SilverStone Strider Titanium ST60F-TI PSU Review

Cross-Load Tests And Infrared Images

Our cross-load tests are described in detail here.

To generate the following charts, we set our loaders to auto mode through our custom-made software before trying more than 25,000 possible load combinations with the +12V, 5V and 3.3V rails. The regulation deviations in each of the charts below are calculated by taking the nominal values of the rails (12V, 5V and 3.3V) as point zero.

Load Regulation Charts

Efficiency Chart

The ST60F-TI is clearly super efficient. With higher than 55W loads, efficiency is within the 90-95% range.

Ripple Charts

Infrared Images

Toward the end of the cross-load tests, we took some photos of the PSU with our modified FLIR E4 camera that delivers 320x240 IR resolution (76,800 pixels).

The temperatures inside of SilverStone's ST60F-TI remain low, despite the prolonged full load operation during the last part of our cross-load tests.

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  • JamesSneed
    So essentially this is a overpriced PSU with to much ripple. This left me wondering why the EVGA SuperNova 850 T2 was not in the charts. You mentioned the SuperNova towards the end and it just seems like the proper competitor since its another TI rated PSU.
  • Jack_565
    Nice to see a review on at least one of the Strider Titanium units.
    I recently purchased a 800w Version(these are the only Titanium PSUs in the Australian Market under 1000w) and its been everything i've wanted, running at almost 50% load it gives me its peak efficiency which is exactly why i paid the premium to get a Titanium PSU.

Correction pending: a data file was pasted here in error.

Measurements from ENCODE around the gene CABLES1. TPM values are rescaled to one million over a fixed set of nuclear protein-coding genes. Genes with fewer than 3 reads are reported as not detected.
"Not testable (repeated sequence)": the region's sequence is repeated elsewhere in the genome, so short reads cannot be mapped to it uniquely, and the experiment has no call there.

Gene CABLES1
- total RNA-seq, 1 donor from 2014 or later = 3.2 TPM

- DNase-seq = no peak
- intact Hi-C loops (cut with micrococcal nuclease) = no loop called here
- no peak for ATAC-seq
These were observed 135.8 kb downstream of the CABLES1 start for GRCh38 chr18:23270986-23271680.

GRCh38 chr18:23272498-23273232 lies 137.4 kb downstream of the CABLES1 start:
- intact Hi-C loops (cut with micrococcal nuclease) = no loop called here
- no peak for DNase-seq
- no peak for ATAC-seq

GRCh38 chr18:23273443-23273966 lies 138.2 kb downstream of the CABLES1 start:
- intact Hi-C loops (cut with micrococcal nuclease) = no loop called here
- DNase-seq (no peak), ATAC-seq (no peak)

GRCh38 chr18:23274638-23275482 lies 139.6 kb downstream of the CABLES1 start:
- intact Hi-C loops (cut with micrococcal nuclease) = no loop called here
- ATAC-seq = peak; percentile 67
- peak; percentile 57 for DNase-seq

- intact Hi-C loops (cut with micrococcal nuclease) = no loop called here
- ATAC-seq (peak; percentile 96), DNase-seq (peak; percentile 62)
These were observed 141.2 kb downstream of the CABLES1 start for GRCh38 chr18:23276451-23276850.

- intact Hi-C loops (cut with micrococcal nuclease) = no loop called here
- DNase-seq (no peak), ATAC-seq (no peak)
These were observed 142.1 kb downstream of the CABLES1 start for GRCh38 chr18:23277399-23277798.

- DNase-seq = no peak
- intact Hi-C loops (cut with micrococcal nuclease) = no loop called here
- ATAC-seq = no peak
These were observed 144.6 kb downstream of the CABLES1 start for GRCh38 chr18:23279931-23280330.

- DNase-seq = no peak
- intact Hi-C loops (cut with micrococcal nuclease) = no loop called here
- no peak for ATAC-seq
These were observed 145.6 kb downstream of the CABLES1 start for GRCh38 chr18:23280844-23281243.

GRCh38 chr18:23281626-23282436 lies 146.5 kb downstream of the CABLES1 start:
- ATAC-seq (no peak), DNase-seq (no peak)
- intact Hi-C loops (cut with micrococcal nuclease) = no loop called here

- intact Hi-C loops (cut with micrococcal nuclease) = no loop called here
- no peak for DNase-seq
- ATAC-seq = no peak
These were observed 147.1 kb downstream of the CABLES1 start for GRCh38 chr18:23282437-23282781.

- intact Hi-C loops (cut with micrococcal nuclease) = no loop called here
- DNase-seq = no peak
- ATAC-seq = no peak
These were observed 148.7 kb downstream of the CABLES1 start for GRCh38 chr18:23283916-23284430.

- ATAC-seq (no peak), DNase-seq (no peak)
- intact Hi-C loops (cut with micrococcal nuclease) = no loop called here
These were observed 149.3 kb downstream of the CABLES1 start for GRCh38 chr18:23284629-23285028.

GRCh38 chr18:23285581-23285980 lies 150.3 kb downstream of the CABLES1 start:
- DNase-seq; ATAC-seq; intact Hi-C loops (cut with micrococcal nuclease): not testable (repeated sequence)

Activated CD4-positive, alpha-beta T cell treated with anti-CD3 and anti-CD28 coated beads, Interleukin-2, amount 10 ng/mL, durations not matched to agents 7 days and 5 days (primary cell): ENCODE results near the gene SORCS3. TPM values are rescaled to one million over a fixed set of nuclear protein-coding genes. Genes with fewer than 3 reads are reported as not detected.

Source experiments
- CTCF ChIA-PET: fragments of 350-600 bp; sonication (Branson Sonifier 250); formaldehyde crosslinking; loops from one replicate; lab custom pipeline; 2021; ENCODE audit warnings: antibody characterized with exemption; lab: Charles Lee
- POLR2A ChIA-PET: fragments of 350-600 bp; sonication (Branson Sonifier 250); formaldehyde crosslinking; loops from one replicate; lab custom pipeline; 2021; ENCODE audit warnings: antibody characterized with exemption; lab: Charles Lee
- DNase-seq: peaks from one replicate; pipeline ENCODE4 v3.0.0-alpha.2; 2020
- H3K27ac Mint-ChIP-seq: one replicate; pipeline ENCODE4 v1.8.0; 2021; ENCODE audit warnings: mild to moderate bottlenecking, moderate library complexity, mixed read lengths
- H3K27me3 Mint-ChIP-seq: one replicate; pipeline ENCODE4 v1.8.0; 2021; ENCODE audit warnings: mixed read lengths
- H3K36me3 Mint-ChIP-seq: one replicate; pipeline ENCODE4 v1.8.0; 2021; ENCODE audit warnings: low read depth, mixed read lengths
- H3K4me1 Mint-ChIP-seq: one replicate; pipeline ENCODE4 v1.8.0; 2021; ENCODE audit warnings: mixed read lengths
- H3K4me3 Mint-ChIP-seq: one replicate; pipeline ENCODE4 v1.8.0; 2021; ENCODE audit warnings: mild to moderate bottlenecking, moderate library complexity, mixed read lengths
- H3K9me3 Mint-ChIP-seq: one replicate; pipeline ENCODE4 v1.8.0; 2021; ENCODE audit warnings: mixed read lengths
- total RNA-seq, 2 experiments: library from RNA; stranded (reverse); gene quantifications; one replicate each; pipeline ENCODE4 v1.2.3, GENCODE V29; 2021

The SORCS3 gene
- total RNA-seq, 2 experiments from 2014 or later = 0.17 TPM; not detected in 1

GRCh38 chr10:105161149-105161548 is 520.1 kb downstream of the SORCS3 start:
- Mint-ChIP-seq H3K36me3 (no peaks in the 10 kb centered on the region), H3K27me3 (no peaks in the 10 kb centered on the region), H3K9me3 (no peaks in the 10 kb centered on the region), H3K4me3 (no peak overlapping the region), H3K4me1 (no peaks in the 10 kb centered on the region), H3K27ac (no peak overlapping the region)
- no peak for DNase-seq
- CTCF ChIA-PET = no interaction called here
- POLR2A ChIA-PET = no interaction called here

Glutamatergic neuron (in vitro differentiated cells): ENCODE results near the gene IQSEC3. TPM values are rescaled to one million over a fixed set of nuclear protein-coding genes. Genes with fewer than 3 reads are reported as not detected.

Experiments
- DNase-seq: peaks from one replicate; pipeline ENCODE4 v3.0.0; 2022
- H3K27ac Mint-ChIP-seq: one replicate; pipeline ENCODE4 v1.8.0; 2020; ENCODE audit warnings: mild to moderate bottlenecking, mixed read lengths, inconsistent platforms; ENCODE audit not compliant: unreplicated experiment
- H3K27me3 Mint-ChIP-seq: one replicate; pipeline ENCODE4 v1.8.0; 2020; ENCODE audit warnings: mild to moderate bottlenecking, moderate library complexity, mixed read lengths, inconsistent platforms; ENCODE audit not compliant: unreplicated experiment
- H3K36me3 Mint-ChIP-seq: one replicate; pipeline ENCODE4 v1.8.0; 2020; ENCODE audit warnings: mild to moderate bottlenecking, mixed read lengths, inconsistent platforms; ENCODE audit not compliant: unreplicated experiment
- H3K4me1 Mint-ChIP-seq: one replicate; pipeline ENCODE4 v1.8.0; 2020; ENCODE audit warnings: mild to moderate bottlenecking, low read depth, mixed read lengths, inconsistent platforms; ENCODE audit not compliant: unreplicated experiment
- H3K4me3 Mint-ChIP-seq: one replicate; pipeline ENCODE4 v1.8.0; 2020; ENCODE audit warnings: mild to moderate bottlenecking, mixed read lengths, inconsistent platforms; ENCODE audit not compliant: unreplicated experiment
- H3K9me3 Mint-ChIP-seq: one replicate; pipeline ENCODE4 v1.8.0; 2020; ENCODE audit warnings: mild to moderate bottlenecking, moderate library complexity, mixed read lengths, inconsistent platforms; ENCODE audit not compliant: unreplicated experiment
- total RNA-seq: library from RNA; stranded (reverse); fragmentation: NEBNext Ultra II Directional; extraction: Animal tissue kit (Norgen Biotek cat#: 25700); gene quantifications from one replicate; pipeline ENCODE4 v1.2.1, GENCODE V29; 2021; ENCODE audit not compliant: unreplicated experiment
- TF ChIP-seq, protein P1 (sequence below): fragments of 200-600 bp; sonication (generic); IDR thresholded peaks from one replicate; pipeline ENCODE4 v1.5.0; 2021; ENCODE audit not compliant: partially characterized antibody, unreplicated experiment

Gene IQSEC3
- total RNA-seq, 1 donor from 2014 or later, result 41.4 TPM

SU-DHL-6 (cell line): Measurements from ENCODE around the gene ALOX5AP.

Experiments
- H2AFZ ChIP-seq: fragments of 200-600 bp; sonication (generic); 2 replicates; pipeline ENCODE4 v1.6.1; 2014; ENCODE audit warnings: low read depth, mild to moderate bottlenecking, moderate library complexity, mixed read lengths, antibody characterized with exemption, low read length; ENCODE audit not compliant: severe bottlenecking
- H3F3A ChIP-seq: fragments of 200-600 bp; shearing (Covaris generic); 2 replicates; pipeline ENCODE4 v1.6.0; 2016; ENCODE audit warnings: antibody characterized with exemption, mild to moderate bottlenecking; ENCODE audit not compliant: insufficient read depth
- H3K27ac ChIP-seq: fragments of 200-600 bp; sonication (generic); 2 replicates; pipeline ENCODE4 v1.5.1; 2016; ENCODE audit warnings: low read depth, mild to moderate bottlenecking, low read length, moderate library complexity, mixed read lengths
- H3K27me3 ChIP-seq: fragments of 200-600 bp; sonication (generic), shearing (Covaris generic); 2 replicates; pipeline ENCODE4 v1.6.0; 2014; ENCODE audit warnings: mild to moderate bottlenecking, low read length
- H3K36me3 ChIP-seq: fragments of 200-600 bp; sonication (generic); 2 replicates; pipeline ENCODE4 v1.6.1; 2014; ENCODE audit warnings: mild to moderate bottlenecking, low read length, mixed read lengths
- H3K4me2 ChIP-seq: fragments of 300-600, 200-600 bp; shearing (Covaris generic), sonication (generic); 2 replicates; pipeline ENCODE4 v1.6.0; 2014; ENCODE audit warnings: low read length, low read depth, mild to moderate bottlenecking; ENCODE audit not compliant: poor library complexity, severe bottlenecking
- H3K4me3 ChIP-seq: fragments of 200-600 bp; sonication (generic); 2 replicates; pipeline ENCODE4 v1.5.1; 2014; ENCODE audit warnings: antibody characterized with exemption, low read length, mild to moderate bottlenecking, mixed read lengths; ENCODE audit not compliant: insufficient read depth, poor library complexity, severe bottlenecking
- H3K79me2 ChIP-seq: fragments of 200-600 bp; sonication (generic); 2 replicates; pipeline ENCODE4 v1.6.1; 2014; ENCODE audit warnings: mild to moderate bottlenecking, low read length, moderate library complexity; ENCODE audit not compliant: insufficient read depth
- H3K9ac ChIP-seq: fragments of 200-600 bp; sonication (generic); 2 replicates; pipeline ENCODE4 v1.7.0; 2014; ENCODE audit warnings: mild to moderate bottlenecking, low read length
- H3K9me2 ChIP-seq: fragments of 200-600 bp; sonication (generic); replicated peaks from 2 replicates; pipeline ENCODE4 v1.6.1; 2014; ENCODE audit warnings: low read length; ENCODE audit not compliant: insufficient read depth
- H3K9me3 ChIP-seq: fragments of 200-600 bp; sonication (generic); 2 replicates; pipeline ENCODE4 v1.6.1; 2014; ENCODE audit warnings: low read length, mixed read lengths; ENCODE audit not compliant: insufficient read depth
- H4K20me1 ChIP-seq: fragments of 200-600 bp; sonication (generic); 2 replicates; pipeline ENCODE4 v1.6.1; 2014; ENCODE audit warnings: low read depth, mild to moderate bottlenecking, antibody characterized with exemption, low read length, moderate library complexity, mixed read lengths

I can see the 600w version being a more commonly purchased unit with the way power consumption has dropped, Skylake Rigs only use around 300w(give or take variables) which would be the Striders peak efficiency.
  • turkey3_scratch
    Jonnyguru also did a review on the same unit here, so the "high" ripple is consistent among these units. Probably due to a lack of filter capacitors, either to increase efficiency or conserve space. I'd like to see how the efficiency would be improved if they used a relay.

    What I don't understand is the small transformer. Aris, you mentioned that this unit, to have higher efficiency, switches to not-as-high of a frequency (which also affects transient response negatively). Since transformer size is inversely proportional to the AC frequency, wouldn't the transformer have to be larger? Is there any downside to a smaller transformer?

    Yet again, more PWR_OK cheaters. It seems like at least one in two PSUs are like this. I agree that no power switch on this unit seems very silly to me.
  • Aris_Mp
    The switching frequency probably isn't as high in order to achieve the higher possible efficiency, but this doesn't necessary means that it isn't high enough to allow for a small main transformer. In addition the design of the transformer plays a key role also in this.